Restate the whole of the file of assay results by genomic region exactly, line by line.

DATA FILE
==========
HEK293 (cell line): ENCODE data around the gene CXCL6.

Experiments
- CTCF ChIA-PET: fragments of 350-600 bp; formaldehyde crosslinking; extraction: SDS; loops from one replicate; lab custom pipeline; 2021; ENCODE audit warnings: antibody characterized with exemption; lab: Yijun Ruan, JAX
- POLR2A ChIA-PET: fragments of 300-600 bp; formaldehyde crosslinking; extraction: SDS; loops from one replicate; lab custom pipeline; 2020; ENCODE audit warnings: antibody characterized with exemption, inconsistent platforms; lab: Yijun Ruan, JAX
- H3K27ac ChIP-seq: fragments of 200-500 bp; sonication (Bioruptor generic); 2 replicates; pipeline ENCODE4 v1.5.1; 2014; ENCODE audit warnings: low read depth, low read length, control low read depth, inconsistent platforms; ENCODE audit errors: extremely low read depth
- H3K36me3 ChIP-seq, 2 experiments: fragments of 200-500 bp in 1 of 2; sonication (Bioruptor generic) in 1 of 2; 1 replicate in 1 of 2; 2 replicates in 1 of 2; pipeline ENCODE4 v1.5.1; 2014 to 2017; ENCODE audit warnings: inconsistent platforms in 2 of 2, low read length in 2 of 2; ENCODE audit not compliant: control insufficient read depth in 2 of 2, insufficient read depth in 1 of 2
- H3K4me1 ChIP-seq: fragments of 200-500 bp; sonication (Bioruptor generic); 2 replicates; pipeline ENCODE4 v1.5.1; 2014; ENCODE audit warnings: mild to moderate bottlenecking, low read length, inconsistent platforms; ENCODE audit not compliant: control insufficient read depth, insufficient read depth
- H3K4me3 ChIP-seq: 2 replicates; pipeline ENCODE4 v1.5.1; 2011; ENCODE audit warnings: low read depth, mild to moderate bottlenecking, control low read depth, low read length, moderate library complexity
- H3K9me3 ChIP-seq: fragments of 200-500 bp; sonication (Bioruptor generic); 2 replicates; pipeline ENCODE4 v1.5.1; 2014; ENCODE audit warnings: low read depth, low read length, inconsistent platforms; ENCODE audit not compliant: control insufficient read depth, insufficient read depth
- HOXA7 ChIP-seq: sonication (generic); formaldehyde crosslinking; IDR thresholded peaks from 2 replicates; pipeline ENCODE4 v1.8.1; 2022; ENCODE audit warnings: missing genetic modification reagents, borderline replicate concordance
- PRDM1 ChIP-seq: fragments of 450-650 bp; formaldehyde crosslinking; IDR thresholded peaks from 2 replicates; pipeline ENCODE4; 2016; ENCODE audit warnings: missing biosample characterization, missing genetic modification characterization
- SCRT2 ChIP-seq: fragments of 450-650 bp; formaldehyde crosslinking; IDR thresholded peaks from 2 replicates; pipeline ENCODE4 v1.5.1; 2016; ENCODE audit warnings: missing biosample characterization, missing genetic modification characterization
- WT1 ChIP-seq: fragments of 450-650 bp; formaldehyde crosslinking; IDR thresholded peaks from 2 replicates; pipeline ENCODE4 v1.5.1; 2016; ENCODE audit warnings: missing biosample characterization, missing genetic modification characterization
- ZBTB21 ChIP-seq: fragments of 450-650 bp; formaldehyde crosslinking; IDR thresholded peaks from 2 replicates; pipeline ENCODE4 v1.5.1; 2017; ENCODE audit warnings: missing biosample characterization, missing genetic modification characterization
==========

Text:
HEK293 (cell line): ENCODE data around the gene CXCL6.

Experiments
- CTCF ChIA-PET: fragments of 350-600 bp; formaldehyde crosslinking; extraction: SDS; loops from one replicate; lab custom pipeline; 2021; ENCODE audit warnings: antibody characterized with exemption; lab: Yijun Ruan, JAX
- POLR2A ChIA-PET: fragments of 300-600 bp; formaldehyde crosslinking; extraction: SDS; loops from one replicate; lab custom pipeline; 2020; ENCODE audit warnings: antibody characterized with exemption, inconsistent platforms; lab: Yijun Ruan, JAX
- H3K27ac ChIP-seq: fragments of 200-500 bp; sonication (Bioruptor generic); 2 replicates; pipeline ENCODE4 v1.5.1; 2014; ENCODE audit warnings: low read depth, low read length, control low read depth, inconsistent platforms; ENCODE audit errors: extremely low read depth
- H3K36me3 ChIP-seq, 2 experiments: fragments of 200-500 bp in 1 of 2; sonication (Bioruptor generic) in 1 of 2; 1 replicate in 1 of 2; 2 replicates in 1 of 2; pipeline ENCODE4 v1.5.1; 2014 to 2017; ENCODE audit warnings: inconsistent platforms in 2 of 2, low read length in 2 of 2; ENCODE audit not compliant: control insufficient read depth in 2 of 2, insufficient read depth in 1 of 2
- H3K4me1 ChIP-seq: fragments of 200-500 bp; sonication (Bioruptor generic); 2 replicates; pipeline ENCODE4 v1.5.1; 2014; ENCODE audit warnings: mild to moderate bottlenecking, low read length, inconsistent platforms; ENCODE audit not compliant: control insufficient read depth, insufficient read depth
- H3K4me3 ChIP-seq: 2 replicates; pipeline ENCODE4 v1.5.1; 2011; ENCODE audit warnings: low read depth, mild to moderate bottlenecking, control low read depth, low read length, moderate library complexity
- H3K9me3 ChIP-seq: fragments of 200-500 bp; sonication (Bioruptor generic); 2 replicates; pipeline ENCODE4 v1.5.1; 2014; ENCODE audit warnings: low read depth, low read length, inconsistent platforms; ENCODE audit not compliant: control insufficient read depth, insufficient read depth
- HOXA7 ChIP-seq: sonication (generic); formaldehyde crosslinking; IDR thresholded peaks from 2 replicates; pipeline ENCODE4 v1.8.1; 2022; ENCODE audit warnings: missing genetic modification reagents, borderline replicate concordance
- PRDM1 ChIP-seq: fragments of 450-650 bp; formaldehyde crosslinking; IDR thresholded peaks from 2 replicates; pipeline ENCODE4; 2016; ENCODE audit warnings: missing biosample characterization, missing genetic modification characterization
- SCRT2 ChIP-seq: fragments of 450-650 bp; formaldehyde crosslinking; IDR thresholded peaks from 2 replicates; pipeline ENCODE4 v1.5.1; 2016; ENCODE audit warnings: missing biosample characterization, missing genetic modification characterization
- WT1 ChIP-seq: fragments of 450-650 bp; formaldehyde crosslinking; IDR thresholded peaks from 2 replicates; pipeline ENCODE4 v1.5.1; 2016; ENCODE audit warnings: missing biosample characterization, missing genetic modification characterization
- ZBTB21 ChIP-seq: fragments of 450-650 bp; formaldehyde crosslinking; IDR thresholded peaks from 2 replicates; pipeline ENCODE4 v1.5.1; 2017; ENCODE audit warnings: missing biosample characterization, missing genetic modification characterization